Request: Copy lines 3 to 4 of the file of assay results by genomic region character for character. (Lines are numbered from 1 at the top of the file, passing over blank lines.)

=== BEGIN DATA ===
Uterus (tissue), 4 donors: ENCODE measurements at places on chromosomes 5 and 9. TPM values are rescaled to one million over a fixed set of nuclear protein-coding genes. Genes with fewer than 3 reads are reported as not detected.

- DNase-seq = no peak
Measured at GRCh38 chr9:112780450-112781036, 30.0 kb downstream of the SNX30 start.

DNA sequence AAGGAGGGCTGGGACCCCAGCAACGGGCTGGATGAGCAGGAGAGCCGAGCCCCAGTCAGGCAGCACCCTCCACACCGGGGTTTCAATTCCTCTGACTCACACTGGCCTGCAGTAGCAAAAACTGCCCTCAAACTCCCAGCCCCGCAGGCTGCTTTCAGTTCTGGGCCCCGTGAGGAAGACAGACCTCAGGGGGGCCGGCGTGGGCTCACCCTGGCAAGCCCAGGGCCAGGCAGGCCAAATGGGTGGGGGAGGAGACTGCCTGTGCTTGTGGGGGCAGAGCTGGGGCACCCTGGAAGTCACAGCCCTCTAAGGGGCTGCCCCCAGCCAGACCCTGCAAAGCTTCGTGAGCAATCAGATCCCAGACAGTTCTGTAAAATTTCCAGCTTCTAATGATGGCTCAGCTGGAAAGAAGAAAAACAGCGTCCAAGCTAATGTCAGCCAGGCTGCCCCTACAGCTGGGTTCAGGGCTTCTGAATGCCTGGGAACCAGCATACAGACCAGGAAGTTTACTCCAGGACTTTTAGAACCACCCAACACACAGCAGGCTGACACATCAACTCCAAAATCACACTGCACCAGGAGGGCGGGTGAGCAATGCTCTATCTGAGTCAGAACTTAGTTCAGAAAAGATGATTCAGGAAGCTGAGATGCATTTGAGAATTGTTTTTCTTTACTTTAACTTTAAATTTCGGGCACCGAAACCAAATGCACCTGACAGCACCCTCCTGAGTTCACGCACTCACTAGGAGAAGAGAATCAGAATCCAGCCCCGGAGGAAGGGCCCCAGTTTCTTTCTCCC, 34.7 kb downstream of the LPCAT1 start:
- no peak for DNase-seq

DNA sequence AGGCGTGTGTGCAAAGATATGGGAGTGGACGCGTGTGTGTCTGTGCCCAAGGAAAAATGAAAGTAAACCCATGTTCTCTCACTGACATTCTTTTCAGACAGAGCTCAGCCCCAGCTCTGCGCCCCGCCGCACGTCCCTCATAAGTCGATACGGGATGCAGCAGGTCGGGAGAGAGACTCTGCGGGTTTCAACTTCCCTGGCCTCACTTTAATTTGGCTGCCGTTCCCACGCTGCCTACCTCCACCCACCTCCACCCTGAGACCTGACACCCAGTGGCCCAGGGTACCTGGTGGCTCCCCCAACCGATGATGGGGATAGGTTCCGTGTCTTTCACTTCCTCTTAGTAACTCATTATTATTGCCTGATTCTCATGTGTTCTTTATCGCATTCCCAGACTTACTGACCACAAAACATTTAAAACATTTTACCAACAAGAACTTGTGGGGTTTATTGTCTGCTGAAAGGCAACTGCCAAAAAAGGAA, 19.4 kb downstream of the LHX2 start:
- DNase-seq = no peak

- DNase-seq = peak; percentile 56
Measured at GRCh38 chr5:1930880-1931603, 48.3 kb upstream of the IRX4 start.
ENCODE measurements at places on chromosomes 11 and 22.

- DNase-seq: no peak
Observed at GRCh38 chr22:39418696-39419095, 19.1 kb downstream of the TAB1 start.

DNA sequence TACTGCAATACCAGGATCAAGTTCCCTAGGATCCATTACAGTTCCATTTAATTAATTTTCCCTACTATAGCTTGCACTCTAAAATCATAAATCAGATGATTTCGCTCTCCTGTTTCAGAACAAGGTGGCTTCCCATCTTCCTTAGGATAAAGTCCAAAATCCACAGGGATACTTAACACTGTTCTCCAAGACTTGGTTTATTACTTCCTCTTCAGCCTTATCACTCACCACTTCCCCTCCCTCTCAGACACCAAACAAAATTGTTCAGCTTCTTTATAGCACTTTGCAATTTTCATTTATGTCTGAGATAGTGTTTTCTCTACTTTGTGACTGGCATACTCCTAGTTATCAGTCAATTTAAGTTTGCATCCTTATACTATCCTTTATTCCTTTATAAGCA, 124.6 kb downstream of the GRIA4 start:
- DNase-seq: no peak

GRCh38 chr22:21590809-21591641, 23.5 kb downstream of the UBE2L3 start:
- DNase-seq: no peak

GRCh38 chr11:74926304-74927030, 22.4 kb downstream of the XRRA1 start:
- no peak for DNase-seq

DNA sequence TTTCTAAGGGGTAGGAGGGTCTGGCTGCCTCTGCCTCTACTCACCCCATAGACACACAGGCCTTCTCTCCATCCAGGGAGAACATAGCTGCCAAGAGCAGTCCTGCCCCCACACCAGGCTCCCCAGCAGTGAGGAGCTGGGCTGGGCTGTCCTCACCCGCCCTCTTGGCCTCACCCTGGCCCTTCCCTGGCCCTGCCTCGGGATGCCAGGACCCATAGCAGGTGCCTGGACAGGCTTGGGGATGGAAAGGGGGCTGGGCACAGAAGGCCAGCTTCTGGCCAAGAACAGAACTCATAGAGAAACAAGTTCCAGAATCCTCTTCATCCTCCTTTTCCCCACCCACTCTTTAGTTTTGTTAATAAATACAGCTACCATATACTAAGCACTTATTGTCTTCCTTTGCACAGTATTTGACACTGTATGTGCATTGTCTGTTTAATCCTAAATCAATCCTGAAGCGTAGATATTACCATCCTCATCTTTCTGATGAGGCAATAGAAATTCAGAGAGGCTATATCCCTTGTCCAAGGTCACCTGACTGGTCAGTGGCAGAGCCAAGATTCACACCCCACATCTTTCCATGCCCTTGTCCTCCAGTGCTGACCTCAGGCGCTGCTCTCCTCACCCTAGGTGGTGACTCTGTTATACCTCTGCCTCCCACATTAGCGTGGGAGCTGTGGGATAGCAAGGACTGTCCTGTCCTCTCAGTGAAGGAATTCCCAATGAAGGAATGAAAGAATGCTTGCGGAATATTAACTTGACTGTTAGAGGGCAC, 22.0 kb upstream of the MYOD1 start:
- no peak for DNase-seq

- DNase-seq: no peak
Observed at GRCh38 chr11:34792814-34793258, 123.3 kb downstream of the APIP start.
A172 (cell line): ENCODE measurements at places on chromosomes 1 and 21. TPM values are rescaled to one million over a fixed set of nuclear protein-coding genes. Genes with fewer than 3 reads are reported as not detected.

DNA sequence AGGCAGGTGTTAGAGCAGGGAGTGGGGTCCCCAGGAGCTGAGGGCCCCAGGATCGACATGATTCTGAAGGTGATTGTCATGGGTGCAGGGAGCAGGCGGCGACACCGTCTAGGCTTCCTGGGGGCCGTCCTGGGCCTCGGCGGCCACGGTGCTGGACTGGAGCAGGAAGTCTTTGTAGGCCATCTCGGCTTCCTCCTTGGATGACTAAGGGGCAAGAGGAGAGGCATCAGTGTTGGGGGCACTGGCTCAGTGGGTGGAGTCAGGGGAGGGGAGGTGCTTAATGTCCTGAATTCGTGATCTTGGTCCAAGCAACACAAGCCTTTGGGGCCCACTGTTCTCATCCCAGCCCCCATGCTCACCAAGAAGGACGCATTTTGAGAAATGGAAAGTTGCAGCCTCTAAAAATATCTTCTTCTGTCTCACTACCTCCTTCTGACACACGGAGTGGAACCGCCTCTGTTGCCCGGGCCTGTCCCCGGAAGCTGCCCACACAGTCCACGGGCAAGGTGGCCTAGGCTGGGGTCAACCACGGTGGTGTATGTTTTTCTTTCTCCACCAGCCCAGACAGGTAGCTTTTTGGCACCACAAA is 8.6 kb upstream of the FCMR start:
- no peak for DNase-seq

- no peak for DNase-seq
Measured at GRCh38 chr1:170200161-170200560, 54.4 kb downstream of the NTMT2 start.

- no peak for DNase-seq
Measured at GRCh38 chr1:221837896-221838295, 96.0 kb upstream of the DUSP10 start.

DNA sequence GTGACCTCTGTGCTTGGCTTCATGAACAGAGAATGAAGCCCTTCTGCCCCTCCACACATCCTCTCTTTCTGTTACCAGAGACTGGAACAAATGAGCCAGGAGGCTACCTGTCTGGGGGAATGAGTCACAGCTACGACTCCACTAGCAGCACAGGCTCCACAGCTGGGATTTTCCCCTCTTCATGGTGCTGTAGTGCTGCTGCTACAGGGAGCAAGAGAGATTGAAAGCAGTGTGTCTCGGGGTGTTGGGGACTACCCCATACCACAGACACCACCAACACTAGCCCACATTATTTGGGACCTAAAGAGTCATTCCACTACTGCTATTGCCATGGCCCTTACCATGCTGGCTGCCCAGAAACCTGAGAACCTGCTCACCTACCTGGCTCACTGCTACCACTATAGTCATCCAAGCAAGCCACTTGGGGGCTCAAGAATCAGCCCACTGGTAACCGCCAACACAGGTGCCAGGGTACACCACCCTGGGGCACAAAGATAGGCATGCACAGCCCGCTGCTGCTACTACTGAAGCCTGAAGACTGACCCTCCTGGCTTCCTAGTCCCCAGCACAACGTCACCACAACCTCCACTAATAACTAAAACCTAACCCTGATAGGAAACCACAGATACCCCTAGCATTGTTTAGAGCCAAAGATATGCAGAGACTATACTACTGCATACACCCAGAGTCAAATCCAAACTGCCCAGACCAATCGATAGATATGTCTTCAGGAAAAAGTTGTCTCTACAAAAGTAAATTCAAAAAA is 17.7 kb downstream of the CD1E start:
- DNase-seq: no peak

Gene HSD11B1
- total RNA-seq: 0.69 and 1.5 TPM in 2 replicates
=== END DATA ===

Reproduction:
Measured at GRCh38 chr9:112780450-112781036, 30.0 kb downstream of the SNX30 start.

DNA sequence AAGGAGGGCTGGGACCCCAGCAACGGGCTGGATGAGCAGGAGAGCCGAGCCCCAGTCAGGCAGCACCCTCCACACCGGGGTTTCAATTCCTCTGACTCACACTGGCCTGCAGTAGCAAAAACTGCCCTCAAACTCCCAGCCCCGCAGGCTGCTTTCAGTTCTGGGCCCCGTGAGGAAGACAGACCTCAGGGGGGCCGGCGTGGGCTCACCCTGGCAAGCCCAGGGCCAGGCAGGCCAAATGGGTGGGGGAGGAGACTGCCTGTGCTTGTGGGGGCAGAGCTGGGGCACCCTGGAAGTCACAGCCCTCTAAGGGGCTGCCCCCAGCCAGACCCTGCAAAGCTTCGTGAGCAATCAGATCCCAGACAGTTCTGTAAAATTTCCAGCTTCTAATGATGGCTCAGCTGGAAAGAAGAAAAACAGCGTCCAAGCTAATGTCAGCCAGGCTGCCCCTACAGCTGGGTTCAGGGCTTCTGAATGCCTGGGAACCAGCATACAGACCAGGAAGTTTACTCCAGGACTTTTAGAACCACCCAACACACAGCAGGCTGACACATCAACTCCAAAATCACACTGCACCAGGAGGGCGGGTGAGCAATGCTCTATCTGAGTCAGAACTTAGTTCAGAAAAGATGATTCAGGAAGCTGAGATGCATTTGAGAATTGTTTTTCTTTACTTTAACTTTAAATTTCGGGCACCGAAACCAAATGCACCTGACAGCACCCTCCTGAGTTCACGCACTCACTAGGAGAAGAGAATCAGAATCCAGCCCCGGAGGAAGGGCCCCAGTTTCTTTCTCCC, 34.7 kb downstream of the LPCAT1 start: